Oscars host Chris Rock kicked off the 88th Academy Awards telecast Sunday by confronting the race debate that has overshadowed the film world's annual awards gala, calling Hollywood "racist."

"Is Hollywood racist? You're damn right Hollywood is racist," the African-American comedian said, but not "burning-cross racist" or "fetch-me-a-lemonade racist."

"Hollywood is 'sorority racist,'" Rock joked. "'We like you, Rhonda, but you're not a Kappa.'"

"We want opportunities. We want the black actors to get the same opportunities, that's it," he said.

The first prize of the telecast, seen around the world by an audience of millions, went to Josh Singer and Tom McCarthy, who won best original screenplay for the journalism drama Spotlight.

Charles Randolph and Adam McKay won the prize for best adapted screenplay for the financial caper The Big Short.

Among the evening's top nominees are frontier survival epic The Revenant, with 12 nominations, and dystopian road movie Mad Max: Fury Road, with 10.

The Revenant is seen as one of three strong contenders in a race for best picture, along with Spotlight and The Big Short.

Other nominees for best picture include Cold War thriller Bridge of Spies, immigration tale Brooklyn, kidnap drama Room, space rescue comedy The Martian and Mad Max: Fury Road.

The nominees for best actress are Brie Larson (Room), Saoirse Ronan (Brooklyn), Cate Blanchett (Carol), Charlotte Rampling (45 Years) and Jennifer Lawrence (Joy).

Leonardo DiCaprio (The Revenant), Eddie Redmayne (The Danish Girl), Matt Damon (The Martian), Bryan Cranston (Trumbo) and Michael Fassbender (Steve Jobs) will compete for best actor.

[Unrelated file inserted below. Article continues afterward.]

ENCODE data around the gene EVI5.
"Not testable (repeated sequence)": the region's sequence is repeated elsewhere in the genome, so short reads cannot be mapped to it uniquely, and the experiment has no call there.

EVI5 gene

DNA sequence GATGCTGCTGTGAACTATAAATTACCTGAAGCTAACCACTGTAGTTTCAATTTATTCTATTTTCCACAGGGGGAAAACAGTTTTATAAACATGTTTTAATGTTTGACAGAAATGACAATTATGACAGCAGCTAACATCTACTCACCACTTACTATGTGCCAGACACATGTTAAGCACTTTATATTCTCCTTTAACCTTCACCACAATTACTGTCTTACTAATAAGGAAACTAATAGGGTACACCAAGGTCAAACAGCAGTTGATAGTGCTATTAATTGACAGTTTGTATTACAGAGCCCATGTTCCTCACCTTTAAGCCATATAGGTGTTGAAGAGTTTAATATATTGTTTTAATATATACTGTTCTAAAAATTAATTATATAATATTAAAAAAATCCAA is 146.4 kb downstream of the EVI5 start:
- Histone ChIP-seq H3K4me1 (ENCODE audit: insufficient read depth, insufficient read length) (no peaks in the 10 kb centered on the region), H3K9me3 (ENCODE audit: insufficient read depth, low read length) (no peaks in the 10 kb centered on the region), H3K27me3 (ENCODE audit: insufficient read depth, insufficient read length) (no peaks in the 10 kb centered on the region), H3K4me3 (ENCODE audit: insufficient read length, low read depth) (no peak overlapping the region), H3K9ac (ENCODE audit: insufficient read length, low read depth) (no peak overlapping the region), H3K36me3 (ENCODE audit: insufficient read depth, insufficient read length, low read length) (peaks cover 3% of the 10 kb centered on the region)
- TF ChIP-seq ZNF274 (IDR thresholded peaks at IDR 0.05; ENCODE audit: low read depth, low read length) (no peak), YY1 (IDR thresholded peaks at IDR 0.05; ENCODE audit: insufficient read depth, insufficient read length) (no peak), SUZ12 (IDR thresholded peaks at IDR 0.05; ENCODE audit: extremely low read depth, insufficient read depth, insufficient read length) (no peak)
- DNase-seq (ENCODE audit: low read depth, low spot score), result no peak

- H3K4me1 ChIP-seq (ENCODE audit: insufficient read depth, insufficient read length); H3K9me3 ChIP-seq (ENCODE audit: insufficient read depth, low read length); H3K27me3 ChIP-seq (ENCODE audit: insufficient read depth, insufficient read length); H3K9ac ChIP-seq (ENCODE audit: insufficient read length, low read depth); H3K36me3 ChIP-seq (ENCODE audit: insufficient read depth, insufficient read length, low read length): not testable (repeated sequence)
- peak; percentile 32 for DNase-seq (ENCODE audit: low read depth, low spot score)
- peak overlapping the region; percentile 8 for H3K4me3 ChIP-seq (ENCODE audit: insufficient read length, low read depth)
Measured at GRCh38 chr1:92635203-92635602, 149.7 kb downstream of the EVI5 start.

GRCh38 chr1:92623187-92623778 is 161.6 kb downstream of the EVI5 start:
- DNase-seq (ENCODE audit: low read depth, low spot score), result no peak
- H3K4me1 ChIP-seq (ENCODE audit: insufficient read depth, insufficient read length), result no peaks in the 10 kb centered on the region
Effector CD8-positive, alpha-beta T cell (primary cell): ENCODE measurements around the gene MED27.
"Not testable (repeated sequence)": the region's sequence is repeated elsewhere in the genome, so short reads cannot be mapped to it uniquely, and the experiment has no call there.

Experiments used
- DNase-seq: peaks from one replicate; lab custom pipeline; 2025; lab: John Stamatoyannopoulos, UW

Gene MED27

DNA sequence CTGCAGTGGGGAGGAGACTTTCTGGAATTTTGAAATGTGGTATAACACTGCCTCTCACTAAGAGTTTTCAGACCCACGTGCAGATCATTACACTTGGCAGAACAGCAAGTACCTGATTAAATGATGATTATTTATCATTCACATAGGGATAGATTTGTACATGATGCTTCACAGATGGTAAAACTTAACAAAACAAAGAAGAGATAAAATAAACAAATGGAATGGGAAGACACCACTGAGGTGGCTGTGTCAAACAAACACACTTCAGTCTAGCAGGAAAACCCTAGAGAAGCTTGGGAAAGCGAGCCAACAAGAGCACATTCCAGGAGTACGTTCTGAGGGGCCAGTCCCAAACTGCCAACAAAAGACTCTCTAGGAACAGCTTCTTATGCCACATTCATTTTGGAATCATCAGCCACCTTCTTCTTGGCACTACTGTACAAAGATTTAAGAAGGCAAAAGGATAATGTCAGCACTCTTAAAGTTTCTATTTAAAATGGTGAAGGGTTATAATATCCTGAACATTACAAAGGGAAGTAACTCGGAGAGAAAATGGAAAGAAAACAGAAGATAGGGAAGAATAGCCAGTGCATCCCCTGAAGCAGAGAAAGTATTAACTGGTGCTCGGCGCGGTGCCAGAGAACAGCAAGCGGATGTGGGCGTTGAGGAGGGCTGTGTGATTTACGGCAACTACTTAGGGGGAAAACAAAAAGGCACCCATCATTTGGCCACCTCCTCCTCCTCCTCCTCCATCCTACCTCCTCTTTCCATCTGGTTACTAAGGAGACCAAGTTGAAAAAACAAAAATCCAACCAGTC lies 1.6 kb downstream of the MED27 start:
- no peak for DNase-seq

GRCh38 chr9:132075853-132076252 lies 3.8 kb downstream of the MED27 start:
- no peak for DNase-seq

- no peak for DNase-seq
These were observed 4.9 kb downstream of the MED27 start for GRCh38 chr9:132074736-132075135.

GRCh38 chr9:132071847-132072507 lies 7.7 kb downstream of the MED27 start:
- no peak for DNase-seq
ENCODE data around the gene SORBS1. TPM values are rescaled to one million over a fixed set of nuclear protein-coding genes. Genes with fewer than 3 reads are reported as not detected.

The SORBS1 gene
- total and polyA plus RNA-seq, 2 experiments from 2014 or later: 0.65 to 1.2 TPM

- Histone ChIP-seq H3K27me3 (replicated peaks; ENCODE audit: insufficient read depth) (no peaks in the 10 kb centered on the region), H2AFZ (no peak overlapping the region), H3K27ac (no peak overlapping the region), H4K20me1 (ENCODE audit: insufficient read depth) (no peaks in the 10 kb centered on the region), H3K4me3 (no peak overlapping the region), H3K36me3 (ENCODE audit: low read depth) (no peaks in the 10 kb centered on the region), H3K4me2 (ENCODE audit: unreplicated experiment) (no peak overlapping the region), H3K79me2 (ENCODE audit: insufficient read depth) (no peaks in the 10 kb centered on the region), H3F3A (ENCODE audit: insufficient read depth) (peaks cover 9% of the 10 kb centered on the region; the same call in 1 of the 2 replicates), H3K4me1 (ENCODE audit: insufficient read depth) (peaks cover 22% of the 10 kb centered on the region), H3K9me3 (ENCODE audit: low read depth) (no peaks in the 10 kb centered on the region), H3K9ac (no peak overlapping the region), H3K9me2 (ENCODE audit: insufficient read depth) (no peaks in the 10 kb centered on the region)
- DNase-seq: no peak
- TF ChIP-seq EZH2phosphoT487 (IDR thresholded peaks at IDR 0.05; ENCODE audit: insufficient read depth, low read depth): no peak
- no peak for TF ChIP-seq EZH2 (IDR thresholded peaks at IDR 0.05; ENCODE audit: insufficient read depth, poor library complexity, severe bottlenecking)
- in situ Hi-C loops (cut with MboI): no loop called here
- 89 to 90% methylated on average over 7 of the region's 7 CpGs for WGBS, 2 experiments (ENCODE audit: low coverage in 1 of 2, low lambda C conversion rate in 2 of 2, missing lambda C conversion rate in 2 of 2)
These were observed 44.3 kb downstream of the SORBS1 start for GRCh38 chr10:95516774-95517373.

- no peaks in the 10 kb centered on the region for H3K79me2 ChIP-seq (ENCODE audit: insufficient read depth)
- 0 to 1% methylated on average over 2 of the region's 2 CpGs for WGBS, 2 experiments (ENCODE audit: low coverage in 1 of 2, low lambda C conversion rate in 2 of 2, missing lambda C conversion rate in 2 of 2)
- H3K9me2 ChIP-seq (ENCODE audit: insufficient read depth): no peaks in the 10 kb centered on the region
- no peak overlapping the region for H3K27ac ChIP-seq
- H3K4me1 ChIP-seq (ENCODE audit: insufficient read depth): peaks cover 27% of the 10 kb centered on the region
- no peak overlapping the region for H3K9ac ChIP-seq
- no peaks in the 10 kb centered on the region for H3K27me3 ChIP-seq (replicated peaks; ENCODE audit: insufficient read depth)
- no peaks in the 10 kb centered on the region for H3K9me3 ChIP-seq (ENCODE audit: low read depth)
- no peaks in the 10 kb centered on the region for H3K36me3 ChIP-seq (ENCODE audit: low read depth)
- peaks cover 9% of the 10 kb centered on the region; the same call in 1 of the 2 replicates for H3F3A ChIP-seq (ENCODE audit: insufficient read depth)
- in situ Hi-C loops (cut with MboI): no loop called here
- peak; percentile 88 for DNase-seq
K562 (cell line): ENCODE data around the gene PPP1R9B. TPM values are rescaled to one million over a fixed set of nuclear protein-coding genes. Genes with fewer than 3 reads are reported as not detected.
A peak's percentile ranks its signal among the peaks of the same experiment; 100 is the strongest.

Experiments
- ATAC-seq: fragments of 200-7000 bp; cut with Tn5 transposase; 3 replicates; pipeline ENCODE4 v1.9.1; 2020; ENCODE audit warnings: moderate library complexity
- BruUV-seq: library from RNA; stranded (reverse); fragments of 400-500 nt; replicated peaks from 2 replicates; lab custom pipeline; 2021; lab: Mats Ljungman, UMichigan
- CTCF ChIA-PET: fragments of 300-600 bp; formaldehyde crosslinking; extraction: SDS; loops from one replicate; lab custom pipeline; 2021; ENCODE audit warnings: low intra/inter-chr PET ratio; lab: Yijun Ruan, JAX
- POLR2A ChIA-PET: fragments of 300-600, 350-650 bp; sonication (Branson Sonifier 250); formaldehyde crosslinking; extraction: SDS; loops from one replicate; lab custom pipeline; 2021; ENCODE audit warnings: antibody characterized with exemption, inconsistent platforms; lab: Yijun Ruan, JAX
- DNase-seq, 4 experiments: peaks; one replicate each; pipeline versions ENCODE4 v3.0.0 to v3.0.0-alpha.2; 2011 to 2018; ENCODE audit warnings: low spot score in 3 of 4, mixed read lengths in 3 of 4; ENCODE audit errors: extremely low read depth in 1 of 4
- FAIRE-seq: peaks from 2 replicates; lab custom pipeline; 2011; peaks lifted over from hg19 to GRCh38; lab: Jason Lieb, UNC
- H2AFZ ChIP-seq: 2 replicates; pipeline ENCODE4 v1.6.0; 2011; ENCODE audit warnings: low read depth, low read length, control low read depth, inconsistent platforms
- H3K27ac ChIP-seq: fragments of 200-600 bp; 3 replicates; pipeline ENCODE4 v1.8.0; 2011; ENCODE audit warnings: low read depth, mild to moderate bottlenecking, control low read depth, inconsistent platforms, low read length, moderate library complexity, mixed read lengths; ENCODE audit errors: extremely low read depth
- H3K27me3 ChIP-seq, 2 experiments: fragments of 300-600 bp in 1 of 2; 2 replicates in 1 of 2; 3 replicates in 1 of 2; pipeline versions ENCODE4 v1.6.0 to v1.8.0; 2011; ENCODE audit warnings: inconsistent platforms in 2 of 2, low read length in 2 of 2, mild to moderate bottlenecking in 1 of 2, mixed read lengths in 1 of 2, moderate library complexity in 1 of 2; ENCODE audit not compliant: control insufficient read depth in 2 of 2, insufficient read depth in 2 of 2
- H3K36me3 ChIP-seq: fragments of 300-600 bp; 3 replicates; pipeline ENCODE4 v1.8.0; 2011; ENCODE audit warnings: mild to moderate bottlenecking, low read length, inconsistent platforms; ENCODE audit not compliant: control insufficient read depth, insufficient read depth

Best supporting actress nominees are Rooney Mara (Carol), Alicia Vikander (The Danish Girl), Jennifer Jason Leigh (The Hateful Eight), Rachel McAdams (Spotlight) and Kate Winslet (Steve Jobs).

The nominees for best supporting actor are Christian Bale (The Big Short), Sylvester Stallone (Creed), Mark Ruffalo (Spotlight), Tom Hardy (The Revenant) and Mark Rylance (Bridge of Spies).

A public debate about racial bias in Hollywood erupted after few non-Caucasian artists were nominated for the awards, and none at all for acting prizes, for the second year running.

Several prominent African-American filmmakers, including Spike Lee and Will and Jada Pinkett Smith, announced they would boycott the ceremonies in protest, while civil rights leaders led symbolic protests in Los Angeles and other cities and called for viewers to turn their televisions elsewhere.

But many other African-American artists were at the show, including presenters John Legend and Common.

On the red carpet, former Oscars host Whoopi Goldberg pointed out the entrenched nature of Hollywood's diversity problem, saying, "It's not just the Academy, it's the people who finance movies."

"Every couple of years everybody gets all mad about it, but nothing ever happens," she said.

The Oscars are presented by the Academy of Motion Picture Arts and Sciences. The Academy's approximately 6,200 voting members choose winners in 24 categories.

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